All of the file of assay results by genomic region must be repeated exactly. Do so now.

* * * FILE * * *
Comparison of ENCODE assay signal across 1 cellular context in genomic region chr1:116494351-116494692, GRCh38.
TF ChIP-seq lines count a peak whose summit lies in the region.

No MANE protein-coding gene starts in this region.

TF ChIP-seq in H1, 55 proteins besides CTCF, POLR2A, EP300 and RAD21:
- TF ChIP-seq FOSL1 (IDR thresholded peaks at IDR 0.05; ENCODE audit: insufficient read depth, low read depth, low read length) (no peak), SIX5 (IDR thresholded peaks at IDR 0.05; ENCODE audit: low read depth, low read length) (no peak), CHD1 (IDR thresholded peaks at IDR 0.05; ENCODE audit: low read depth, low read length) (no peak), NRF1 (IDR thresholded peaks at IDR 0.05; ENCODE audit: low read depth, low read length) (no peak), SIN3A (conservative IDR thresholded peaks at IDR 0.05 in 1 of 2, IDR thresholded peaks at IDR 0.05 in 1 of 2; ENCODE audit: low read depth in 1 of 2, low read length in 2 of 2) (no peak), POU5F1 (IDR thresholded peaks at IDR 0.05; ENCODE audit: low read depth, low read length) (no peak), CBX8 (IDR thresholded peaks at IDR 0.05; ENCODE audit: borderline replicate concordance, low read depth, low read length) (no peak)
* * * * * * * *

Comparison of ENCODE assay signal across 1 cellular context in genomic region chr1:116494351-116494692, GRCh38.
TF ChIP-seq lines count a peak whose summit lies in the region.

No MANE protein-coding gene starts in this region.

TF ChIP-seq in H1, 55 proteins besides CTCF, POLR2A, EP300 and RAD21:
- TF ChIP-seq FOSL1 (IDR thresholded peaks at IDR 0.05; ENCODE audit: insufficient read depth, low read depth, low read length) (no peak), SIX5 (IDR thresholded peaks at IDR 0.05; ENCODE audit: low read depth, low read length) (no peak), CHD1 (IDR thresholded peaks at IDR 0.05; ENCODE audit: low read depth, low read length) (no peak), NRF1 (IDR thresholded peaks at IDR 0.05; ENCODE audit: low read depth, low read length) (no peak), SIN3A (conservative IDR thresholded peaks at IDR 0.05 in 1 of 2, IDR thresholded peaks at IDR 0.05 in 1 of 2; ENCODE audit: low read depth in 1 of 2, low read length in 2 of 2) (no peak), POU5F1 (IDR thresholded peaks at IDR 0.05; ENCODE audit: low read depth, low read length) (no peak), CBX8 (IDR thresholded peaks at IDR 0.05; ENCODE audit: borderline replicate concordance, low read depth, low read length) (no peak)